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"Deceptions and Illusions: Five Centuries of Trompe l’Oeil Painting"
2002-10-13 until 2003-03-02
National Gallery of Art
The art of trompe l’oeil, from its origins in classical antiquity to its impact on 20th-century artists, will be presented with more than 100 works in the most comprehensive exhibition of the genre ever organized. The Gallery is the sole venue for this exhibition.
Deceptions and Illusions: Five Centuries of Trompe l’Oeil Painting illustrates both the playful and intellectual nature of trompe l’oeil -- a depiction of an object, person or scene, which is so lifelike that it appears to be real. The exhibition includes paintings by Europeans Samuel van Hoogstraten, Louis-Léopold Boilly, and Carel Fabritius; and Americans Charles Willson Peale, William Harnett, and John Frederick Peto, among others; as well as a few mosaics and sculptures.
This exhibition is generously supported by Mary Jo and Robert L. Kirk. It is supported by an indemnity from the Federal Council on the Arts and the Humanities.
"Throughout the ages, trompe l’oeil has always been one of the most popular genres while, at the same time, engaging some of the best artists in its challenges," said Earl A. Powell III, director, National Gallery of Art. "Our generous supporters and lenders have made it possible for us to organize an exhibition of art that is both accomplished and amusing."
Deceptions and Illusions: Five Centuries of Trompe l’Oeil Painting presents paintings from different periods within each of its sections, showing the surprising persistence of some trompe l’oeil themes over the centuries. The exhibition opens with such works as Still Life with Fruit (3rd quarter of the first century AD), a fresco found in the dining room of the House of Julius Felix, at Pompeii, and among the last works is Eaten by Duchamp (1964), a collage of various materials -- actual remains of a meal eaten by modern master Marcel Duchamp -- mounted on wood, by the Swiss artist Daniel Spoerri.
In its Prologue, Deceptions and Illusions: Five Centuries of Trompe l’Oeil Painting establishes the literary and visual sources of trompe l’oeil, with works of art inspired by ancient legends. One of the most famous legends comes from Hellenistic times and tells about Zeuxis, so accomplished a painter that birds flew up to his painted grapes, and his rival Parrhasios, who bested him by painting a curtain that Zeuxis tried to draw aside to see what was hidden behind it. Among the works in this section are The Twins, Chianti Grapes (1885) by George Henry Hall and the Portrait of Filippo Archinto (c. 1558) by Titian.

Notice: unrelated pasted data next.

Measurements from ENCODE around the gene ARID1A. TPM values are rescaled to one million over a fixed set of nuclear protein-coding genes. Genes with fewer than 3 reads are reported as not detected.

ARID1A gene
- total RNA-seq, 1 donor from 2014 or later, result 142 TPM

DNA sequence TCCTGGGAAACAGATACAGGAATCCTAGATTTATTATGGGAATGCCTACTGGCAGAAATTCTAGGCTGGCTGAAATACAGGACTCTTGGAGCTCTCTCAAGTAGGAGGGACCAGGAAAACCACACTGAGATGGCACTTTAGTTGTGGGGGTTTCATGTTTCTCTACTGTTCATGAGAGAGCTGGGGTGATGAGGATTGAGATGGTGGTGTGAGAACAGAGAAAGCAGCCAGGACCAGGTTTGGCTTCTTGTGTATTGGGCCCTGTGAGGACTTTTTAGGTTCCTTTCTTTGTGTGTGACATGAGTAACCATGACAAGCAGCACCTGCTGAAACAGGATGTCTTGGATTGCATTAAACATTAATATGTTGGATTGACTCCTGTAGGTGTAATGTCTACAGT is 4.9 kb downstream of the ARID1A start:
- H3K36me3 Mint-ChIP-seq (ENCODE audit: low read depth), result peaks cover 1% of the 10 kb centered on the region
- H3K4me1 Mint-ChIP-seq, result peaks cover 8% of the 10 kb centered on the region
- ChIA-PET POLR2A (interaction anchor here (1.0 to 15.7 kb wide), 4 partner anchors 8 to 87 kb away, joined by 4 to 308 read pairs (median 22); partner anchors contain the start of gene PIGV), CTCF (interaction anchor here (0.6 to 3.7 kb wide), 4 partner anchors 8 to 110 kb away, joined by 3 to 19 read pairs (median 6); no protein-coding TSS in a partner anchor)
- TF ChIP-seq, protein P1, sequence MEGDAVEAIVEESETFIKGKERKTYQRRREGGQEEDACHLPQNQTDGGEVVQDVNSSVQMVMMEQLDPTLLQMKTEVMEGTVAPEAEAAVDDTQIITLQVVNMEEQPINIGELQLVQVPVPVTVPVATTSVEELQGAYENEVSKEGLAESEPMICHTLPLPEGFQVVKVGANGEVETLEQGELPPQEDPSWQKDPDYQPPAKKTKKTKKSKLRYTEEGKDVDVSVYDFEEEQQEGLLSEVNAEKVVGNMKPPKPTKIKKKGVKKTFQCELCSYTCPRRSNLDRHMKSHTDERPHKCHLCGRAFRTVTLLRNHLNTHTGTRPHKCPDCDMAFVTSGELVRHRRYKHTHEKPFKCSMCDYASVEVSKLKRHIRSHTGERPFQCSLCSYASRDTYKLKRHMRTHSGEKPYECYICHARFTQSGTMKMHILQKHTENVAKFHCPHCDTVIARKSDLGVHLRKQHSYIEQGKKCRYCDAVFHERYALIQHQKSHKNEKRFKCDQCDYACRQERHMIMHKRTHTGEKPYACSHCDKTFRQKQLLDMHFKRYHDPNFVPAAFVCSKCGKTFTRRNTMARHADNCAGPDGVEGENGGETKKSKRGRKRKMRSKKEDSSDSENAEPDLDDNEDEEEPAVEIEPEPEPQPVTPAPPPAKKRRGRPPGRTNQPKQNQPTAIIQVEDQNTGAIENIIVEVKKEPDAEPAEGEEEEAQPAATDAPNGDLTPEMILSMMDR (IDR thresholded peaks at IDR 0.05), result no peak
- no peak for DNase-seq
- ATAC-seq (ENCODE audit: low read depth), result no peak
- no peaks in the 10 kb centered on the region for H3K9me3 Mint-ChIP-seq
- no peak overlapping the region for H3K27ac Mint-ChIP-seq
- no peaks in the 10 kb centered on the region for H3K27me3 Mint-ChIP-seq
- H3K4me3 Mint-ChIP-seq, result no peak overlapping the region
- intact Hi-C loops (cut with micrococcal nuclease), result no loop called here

The exhibition is then divided into six sections, beginning with the Temptation for the Hand, where one of the traditional devices used by trompe l’oeil artists is introduced -- images of letters, prints, and other flat objects that appear to rest on the picture surface, as in Trompe l’Oeil (1703) by Edward Collyer and Music Stand by William Sidney Mount.
The following sections of the exhibition -- Things on the Wall; Niches, Cupboards, Cabinets; and In and Out of the Picture -- focus respectively on three-dimensional objects on a two-dimensional surface, as in The Old Violin (1886) by William Harnett; three-dimensional images on a three-dimensional space, as in the Cabinet of Curiosities (late 17th century) by Domenico Remps; and blurring the boundary between real and fictitious space, as in Escaping Criticism (1874) by Pere Borrell del Caso.
In the next section, The Painting as Object, it is not what is in the painting that is fooling the eye, but the whole painting, as an object, as in John Haberle’s Torn in Transit (1890-1895) and Antonio Cioci’s The Painter's Easel (c. 1775-1780), among others.
The last section, The Object as Art, investigates the legacy of the art of trompe l’oeil to 20th-century artists. It includes works such as The Two Mysteries (1966) by René Magritte, Stretcher Frame with Cross Bars III (1968) by Roy Lichtenstein, White Brillo Boxes (1964) by Andy Warhol, and Security Guard (1990) by Duane Hanson. Although these 20th-century works of art are not trompe l’oeil, they engage with many of the genre’s intellectual traditions.
Trompe l'Oeil, Board with Letters, 1658
oil on paper on canvas
Gemeldegalerie Alte Meister, Staatliche Kunstsammlungen Dresden